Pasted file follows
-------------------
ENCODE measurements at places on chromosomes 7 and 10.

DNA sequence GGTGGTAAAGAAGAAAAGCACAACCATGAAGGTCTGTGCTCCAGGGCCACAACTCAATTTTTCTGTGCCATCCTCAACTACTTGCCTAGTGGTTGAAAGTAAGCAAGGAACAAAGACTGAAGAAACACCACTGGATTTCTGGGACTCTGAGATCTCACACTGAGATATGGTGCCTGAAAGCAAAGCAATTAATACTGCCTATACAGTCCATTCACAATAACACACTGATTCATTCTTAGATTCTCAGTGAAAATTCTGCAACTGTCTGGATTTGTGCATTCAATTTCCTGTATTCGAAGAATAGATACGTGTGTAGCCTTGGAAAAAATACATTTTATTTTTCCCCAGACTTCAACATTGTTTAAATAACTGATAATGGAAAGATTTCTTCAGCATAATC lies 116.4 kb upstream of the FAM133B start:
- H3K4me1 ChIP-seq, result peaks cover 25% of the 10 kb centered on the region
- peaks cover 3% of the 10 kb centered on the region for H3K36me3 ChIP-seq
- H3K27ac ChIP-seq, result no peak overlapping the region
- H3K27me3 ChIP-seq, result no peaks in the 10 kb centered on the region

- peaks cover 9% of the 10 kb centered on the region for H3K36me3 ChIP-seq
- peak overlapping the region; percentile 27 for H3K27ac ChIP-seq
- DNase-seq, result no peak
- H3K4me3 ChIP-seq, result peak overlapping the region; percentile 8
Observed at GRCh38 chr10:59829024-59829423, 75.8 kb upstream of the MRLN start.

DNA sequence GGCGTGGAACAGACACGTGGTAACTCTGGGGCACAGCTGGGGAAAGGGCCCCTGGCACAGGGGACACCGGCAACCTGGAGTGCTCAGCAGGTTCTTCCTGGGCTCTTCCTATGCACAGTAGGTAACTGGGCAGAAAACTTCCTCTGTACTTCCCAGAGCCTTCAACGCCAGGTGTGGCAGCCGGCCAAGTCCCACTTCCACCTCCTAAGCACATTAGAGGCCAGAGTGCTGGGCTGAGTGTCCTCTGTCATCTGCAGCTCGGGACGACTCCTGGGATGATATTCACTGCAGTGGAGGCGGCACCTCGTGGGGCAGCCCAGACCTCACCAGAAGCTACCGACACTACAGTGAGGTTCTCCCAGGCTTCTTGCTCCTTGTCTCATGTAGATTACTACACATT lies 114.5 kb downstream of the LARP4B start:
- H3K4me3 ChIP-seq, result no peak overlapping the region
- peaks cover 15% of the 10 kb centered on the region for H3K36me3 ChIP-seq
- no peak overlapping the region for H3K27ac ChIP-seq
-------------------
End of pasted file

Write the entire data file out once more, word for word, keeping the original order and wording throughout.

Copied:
ENCODE measurements at places on chromosomes 7 and 10.

DNA sequence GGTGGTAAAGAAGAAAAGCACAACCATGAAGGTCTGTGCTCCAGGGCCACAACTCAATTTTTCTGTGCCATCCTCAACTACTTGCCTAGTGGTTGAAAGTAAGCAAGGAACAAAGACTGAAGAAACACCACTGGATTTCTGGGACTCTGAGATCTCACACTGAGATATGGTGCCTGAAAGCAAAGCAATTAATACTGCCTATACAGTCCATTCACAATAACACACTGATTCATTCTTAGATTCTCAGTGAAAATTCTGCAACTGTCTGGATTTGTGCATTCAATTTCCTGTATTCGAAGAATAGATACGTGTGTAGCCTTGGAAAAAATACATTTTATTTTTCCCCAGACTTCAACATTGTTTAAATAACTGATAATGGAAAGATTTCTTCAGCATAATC lies 116.4 kb upstream of the FAM133B start:
- H3K4me1 ChIP-seq, result peaks cover 25% of the 10 kb centered on the region
- peaks cover 3% of the 10 kb centered on the region for H3K36me3 ChIP-seq
- H3K27ac ChIP-seq, result no peak overlapping the region
- H3K27me3 ChIP-seq, result no peaks in the 10 kb centered on the region

- peaks cover 9% of the 10 kb centered on the region for H3K36me3 ChIP-seq
- peak overlapping the region; percentile 27 for H3K27ac ChIP-seq
- DNase-seq, result no peak
- H3K4me3 ChIP-seq, result peak overlapping the region; percentile 8
Observed at GRCh38 chr10:59829024-59829423, 75.8 kb upstream of the MRLN start.

DNA sequence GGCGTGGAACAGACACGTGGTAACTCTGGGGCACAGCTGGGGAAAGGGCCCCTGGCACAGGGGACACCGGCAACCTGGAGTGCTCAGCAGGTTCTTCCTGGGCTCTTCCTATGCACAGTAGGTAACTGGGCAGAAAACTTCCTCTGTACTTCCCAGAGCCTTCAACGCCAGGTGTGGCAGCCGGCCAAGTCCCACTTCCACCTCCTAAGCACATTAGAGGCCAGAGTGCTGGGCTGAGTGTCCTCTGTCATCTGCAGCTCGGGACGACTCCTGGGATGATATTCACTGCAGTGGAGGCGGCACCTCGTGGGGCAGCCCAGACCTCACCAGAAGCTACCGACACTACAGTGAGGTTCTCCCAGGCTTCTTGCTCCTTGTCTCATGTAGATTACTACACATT lies 114.5 kb downstream of the LARP4B start:
- H3K4me3 ChIP-seq, result no peak overlapping the region
- peaks cover 15% of the 10 kb centered on the region for H3K36me3 ChIP-seq
- no peak overlapping the region for H3K27ac ChIP-seq